Many military water survival courses require you to tread water, bounce and learn how to survive while wearing your uniform in the water. One of the toughest swim tests out there is the USMC RECON Screening Test Swim that requires Marines applying for RECON units to swim 500 meters in cammies, followed by a variety of treading, diving and survival skills.
Here is an email from a future Marine with RECON goals:
Mr. Smith, do you have any advice for preparing for the RECON Screener swim test? I am OK at swimming and have only tried swimming in pants and a long sleeve shirt, since I do not have a cammy uniform yet, and it is much harder. I am still about a year out from joining the Marines, so I have time. I’m wondering how much I should be practicing with clothes on Thanks for your time – Jason S.
Jason, it is smart of you to consider preparing now for these challenges as they pose obstacles even to experienced swimmers. The screener has an incredibly challenging water component, but the overall test is much more than just swimming.
The actual RECON Training Selection Test includes the following:
Rifle retrieval: Recover rifle from the bottom of the pool’s deep end, followed by a 25-meter swim tow
Underwater swim: 25 meters with cammies
Tread: 30 minutes in cammies
USMC PFT plus push-ups: pull-ups, push-ups, crunches, 3-mile timed run
USMC obstacle course: Run it 2x for time
Swimming should be part of your daily training, but so should high-repetition calisthenics and fast-paced cardio. Practicing your technique on the obstacle course is highly recommended, just as is practicing your swimming technique. If you are just OK at swimming, I would recommend swimming 4-5 times a week to work on technique and conditioning.
When you swim without cammies, try this quick workout that will get you in shape for any 500-meter swim. I call it the 50-50 workout:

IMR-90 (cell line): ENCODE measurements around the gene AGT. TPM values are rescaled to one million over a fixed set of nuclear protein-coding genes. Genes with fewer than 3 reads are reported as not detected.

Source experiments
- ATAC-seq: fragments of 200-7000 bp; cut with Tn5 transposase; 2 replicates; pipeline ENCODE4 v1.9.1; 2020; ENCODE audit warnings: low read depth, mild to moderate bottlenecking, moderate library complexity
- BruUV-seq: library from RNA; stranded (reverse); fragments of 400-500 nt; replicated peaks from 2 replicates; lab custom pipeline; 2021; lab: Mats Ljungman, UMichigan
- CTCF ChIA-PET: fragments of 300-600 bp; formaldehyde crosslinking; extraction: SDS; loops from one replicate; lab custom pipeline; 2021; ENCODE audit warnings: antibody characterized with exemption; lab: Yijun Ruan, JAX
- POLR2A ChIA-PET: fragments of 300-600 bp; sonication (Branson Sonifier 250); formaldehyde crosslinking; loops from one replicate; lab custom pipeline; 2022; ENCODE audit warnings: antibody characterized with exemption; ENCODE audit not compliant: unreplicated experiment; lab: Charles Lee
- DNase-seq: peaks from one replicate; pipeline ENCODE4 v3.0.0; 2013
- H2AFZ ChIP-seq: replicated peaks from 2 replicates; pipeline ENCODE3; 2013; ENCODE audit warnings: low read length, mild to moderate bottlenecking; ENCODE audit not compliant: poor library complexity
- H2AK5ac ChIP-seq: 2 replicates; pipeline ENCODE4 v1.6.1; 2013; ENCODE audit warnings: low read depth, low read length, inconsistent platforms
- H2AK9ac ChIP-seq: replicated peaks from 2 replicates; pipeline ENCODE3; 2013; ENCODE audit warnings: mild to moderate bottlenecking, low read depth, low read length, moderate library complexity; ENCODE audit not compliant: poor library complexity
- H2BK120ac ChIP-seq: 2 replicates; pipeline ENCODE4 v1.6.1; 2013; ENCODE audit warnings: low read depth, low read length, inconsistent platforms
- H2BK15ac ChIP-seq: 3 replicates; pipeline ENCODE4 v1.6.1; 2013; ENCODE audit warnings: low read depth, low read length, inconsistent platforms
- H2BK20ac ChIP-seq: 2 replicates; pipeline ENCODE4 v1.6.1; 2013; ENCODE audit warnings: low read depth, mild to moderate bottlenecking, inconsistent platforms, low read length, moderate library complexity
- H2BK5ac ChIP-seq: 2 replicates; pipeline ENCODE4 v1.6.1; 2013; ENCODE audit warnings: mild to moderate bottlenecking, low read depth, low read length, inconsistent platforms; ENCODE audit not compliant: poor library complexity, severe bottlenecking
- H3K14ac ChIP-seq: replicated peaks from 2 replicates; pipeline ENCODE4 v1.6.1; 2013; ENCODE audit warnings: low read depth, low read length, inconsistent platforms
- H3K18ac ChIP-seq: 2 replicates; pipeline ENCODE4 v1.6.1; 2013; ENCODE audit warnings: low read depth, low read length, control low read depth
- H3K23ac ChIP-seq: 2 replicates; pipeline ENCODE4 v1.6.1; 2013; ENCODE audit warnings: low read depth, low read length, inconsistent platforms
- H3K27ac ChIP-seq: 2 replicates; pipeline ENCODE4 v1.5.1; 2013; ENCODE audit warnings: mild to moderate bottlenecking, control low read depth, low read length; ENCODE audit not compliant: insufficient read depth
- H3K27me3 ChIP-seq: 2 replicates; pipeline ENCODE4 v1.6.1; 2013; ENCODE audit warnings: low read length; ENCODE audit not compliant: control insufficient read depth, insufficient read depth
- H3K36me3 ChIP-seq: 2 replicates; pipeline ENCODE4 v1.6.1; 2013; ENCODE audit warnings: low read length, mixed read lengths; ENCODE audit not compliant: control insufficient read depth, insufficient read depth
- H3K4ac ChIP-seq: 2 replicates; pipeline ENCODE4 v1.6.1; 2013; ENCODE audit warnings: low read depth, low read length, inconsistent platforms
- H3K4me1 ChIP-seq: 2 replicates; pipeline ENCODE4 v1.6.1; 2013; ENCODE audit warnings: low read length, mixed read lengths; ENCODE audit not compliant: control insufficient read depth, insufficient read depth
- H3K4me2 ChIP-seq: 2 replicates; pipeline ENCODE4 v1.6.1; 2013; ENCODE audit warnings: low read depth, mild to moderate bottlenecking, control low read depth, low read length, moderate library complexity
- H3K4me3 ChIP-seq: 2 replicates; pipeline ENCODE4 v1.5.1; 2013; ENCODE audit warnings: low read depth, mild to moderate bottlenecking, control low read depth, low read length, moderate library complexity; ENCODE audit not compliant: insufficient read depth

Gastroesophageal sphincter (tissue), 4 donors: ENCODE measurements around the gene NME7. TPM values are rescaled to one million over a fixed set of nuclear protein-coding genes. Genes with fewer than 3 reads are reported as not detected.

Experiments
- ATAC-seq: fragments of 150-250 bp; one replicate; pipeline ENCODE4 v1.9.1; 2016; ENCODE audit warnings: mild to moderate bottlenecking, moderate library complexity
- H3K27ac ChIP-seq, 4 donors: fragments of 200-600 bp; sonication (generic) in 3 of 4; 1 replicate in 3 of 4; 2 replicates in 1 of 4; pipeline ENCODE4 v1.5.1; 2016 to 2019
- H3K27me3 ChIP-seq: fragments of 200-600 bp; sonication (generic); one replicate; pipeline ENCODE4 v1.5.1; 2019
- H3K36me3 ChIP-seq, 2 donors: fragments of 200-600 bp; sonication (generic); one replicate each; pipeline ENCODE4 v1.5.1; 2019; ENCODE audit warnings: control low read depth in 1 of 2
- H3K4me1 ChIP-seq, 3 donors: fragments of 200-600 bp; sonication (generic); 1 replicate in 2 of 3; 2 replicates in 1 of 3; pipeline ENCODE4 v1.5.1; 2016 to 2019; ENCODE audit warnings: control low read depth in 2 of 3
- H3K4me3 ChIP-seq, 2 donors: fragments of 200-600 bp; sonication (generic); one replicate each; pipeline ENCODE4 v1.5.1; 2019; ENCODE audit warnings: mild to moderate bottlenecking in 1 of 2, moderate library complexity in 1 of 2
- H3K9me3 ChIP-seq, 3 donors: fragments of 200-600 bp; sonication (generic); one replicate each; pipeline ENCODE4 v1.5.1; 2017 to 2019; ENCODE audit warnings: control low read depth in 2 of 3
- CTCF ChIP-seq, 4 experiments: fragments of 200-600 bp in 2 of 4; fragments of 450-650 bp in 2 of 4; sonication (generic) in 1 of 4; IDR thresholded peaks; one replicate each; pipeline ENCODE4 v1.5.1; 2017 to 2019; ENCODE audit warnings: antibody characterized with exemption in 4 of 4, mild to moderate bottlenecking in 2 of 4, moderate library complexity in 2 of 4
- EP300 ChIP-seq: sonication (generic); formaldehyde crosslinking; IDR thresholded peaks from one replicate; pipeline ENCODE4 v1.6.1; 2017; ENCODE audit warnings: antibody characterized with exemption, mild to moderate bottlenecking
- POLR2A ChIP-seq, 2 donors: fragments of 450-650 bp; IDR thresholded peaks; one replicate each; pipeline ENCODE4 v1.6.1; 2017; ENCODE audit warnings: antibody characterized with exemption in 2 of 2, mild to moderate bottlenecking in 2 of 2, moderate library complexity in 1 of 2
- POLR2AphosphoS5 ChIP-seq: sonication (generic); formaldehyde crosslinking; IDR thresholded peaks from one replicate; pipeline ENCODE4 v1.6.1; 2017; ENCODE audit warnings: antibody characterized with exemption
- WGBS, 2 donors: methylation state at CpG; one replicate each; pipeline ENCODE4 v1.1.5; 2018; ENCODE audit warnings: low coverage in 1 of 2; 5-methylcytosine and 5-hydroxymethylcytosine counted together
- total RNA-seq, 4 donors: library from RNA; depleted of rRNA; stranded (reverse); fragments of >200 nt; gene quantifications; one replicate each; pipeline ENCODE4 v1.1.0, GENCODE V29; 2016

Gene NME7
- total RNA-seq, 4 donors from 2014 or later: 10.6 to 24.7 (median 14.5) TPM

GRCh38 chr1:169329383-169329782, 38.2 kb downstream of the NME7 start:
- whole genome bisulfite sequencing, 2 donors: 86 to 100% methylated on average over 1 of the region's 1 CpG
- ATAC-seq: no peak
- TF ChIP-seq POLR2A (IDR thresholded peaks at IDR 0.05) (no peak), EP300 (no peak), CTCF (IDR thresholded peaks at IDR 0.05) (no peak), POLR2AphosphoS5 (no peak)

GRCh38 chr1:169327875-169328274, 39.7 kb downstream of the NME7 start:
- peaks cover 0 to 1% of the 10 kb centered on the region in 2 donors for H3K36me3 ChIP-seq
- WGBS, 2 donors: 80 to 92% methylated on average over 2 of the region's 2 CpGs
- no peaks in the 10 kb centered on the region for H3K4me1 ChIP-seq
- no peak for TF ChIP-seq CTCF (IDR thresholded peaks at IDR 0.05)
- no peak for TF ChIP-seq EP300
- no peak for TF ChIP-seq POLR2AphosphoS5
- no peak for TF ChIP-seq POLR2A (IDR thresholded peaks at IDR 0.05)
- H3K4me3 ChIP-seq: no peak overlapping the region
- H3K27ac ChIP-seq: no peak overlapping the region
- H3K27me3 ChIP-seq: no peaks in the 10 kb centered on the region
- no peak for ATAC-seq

No Cammy Workout/Cammy Fam
Warm up with a 500-meter swim using any stroke. You want to get your physical and mental conditioning to a point where a 500-meter swim is “just a warmup,” so do this before any swim workout.
I would do this program for most of your weekly workouts and eventually start adding cammies for a 5- to 10-minute cooldown each day. The main workout is for conditioning, and the cammy cooldown is for familiarization.
Repeat 10 times
Freestyle swim: 50 meters fast
CSS, sidestroke or breaststroke: 50 meters
Try to use the CSS, sidestroke or breaststroke to “catch your breath.” If you cannot catch your breath with any of these strokes, take 10-15 seconds before the next set if needed. Eventually, you want to do this workout without rest.
For the most effective stroke and fastest of the three options (CSS, sidestroke, breaststroke), I suggest using the elementary side stroke since you can keep your head out of the water to breathe the entire time, though I would take full advantage of the wall kickoff and turnarounds to do what is called the breaststroke pullout.
The problem that everyone has while swimming in cammies is that you get nearly no glide phase from your stroke. The resistance that the clothing creates in the water is like swimming with the brakes on.
Rest phase. There is no rest, but you can change strokes to all rest for certain swimming muscle groups. You should mix in a few strokes since you may find after a few hundred meters that you either will need to change sides when doing the sidestroke or CSS. You may need to change the kick and try the breaststroke for a lap or two.
The goal is to use the swim stroke that you can do fastest while remaining comfortable in the pool. Practice until there is no doubt about how you are going to swim. If you’re going to be competitive on this swim test, you’ll need to have a strategy and lots of practice.
Once you build up your swimming conditioning with regular workouts in the pool, start to do more swimming workouts with cammies and add SCUBA fins as well. Swimming with fins is a great way to top off a long run, ruck or leg-day workout.
The goal is to swim the 500 meters in under 15 minutes, but some of the more competitive times will be in the 12- to 13-minute zone (or even faster), so do not settle for the minimum standard.
This swim and the other events of the RECON Training Selection Test require you to bring your “A’’ Game if you want to succeed. Start swimming today.
Stew Smith is a former Navy SEAL and fitness author certified as a Strength and Conditioning Specialist (CSCS) with the National Strength and Conditioning Association. Visit his Fitness eBook store if you’re looking to start a workout program to create a healthy lifestyle. Send your fitness questions to firstname.lastname@example.org.
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